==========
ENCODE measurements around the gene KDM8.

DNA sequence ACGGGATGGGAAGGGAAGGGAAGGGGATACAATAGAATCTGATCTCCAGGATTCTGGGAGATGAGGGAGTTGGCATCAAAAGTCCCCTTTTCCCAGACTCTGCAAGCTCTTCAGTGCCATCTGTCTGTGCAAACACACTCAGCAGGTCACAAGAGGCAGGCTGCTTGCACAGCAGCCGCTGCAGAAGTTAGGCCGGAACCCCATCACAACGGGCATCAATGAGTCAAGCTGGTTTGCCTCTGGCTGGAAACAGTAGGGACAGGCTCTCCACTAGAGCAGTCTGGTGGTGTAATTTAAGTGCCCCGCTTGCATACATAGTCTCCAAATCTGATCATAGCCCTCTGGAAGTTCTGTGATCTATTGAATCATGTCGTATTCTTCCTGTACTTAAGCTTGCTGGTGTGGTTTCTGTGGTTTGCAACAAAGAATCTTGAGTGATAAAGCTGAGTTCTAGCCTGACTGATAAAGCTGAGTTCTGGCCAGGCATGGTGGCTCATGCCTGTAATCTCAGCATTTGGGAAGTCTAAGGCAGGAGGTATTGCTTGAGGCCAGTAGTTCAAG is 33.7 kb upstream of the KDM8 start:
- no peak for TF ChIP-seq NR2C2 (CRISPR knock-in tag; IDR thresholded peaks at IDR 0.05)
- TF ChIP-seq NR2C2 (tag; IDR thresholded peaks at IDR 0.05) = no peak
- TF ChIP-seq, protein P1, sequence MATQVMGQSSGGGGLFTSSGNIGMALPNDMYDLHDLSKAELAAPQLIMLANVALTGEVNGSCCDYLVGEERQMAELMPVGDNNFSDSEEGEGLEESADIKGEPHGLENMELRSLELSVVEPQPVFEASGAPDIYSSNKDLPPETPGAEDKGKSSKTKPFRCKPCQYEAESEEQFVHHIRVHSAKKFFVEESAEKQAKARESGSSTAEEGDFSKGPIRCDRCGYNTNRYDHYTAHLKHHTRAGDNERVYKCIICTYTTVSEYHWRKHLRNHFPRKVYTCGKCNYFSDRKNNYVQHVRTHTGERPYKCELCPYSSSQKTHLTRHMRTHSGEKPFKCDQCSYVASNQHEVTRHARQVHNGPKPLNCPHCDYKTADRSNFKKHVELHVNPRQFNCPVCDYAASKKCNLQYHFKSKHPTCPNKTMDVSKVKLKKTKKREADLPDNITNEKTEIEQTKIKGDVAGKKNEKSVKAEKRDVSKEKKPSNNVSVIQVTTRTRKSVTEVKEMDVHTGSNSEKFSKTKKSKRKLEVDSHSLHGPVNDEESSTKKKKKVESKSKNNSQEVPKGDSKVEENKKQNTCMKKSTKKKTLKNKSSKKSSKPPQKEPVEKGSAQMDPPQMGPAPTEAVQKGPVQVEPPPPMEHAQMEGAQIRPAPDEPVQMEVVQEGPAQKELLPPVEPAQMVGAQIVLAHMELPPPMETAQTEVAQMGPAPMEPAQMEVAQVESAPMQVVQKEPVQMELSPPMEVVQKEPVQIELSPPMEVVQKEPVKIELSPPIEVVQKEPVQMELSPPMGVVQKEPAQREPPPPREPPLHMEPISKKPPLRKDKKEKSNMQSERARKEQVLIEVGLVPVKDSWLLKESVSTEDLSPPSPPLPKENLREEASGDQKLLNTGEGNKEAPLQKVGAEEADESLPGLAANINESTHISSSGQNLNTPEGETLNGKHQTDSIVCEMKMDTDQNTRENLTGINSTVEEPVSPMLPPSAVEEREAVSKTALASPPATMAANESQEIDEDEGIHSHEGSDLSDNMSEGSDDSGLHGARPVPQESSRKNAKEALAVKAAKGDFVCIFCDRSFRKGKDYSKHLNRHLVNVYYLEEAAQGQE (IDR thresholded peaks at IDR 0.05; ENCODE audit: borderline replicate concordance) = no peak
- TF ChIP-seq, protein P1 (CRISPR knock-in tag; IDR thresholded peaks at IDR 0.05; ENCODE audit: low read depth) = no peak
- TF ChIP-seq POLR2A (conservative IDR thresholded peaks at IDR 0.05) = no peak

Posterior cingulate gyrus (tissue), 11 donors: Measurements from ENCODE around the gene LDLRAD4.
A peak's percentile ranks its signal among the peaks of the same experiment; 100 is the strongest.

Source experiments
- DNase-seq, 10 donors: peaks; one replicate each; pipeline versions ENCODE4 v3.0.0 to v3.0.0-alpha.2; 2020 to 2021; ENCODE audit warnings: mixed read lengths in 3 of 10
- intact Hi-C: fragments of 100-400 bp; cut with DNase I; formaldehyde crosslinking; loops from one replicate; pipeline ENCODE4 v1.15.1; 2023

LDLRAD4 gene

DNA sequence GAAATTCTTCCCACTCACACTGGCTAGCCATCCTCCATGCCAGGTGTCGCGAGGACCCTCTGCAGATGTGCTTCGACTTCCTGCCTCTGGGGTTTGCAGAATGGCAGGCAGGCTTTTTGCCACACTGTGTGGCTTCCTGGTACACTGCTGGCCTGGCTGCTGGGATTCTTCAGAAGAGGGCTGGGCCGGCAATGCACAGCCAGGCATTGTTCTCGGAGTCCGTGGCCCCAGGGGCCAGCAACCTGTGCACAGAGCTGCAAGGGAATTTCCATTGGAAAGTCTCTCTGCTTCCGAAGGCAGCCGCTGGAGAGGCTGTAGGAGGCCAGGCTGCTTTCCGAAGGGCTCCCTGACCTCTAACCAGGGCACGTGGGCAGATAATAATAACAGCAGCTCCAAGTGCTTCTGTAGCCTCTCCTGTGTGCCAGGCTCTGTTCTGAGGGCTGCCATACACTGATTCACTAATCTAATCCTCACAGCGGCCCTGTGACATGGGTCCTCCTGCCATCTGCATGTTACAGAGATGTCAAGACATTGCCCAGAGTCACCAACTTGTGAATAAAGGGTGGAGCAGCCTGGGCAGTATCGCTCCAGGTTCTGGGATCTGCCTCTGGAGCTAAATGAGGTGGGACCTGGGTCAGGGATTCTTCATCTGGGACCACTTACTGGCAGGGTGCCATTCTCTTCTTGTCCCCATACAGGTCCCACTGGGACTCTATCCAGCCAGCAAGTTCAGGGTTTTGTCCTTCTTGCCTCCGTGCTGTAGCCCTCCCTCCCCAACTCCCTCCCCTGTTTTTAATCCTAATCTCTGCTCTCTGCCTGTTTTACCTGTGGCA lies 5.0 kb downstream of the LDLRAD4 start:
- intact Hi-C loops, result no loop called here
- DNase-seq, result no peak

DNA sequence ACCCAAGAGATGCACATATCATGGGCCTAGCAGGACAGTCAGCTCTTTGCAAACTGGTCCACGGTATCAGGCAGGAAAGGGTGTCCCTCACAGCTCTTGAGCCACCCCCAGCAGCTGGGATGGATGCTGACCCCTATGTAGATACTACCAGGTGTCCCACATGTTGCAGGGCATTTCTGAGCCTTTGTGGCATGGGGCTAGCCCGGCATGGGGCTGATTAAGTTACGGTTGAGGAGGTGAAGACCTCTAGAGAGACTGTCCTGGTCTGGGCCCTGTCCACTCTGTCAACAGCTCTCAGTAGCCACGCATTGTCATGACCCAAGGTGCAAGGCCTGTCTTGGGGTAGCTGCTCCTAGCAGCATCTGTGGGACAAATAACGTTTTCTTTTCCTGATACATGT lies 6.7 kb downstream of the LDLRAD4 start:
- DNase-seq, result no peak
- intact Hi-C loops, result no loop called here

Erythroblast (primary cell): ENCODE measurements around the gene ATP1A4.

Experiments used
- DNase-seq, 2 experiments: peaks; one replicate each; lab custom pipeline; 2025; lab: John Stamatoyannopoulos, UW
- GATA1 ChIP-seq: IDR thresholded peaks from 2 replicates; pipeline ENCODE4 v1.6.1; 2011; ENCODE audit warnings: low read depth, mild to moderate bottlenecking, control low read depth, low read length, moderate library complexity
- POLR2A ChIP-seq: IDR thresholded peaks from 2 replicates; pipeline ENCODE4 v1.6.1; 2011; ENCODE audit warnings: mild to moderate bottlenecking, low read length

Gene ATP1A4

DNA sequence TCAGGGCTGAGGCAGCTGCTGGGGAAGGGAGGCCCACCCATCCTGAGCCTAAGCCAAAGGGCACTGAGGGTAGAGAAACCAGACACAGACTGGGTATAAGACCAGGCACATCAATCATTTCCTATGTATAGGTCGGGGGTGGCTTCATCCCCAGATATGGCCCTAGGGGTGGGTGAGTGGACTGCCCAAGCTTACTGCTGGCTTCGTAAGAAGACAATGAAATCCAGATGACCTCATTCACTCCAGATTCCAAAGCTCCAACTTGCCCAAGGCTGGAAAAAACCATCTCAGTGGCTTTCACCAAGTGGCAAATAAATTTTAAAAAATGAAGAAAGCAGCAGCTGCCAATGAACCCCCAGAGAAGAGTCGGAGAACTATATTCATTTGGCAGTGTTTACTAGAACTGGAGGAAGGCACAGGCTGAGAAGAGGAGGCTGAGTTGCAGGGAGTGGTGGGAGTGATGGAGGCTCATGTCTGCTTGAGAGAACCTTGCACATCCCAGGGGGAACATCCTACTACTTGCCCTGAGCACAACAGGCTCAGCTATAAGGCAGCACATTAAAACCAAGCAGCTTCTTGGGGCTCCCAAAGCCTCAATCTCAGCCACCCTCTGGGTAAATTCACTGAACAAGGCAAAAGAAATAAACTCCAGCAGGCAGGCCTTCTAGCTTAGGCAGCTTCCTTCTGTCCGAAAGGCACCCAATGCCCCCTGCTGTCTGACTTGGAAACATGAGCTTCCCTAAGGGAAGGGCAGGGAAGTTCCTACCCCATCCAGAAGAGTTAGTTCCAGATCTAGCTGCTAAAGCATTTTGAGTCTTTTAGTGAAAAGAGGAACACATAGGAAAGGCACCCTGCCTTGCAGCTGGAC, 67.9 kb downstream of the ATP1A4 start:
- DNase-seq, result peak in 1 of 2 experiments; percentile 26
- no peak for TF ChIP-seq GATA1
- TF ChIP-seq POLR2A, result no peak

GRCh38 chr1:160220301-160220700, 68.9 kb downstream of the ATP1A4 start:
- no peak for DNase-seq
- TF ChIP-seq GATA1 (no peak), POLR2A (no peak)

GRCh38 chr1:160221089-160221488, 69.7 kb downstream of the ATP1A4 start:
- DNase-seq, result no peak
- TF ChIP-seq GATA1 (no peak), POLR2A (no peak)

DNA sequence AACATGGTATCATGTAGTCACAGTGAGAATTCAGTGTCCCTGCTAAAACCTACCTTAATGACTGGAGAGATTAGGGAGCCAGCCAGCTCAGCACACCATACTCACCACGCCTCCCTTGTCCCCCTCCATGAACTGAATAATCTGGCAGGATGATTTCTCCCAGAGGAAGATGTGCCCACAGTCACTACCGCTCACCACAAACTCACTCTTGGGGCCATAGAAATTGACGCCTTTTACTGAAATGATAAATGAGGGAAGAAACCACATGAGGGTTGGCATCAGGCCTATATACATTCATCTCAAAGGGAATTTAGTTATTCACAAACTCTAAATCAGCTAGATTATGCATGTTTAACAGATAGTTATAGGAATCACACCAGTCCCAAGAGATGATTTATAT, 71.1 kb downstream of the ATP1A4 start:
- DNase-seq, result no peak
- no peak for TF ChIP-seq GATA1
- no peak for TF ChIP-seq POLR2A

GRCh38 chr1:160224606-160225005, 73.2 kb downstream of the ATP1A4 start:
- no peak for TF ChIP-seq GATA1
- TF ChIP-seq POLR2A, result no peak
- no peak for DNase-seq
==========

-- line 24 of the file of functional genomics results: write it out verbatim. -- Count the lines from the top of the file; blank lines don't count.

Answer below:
- POLR2A ChIP-seq: IDR thresholded peaks from 2 replicates; pipeline ENCODE4 v1.6.1; 2011; ENCODE audit warnings: mild to moderate bottlenecking, low read length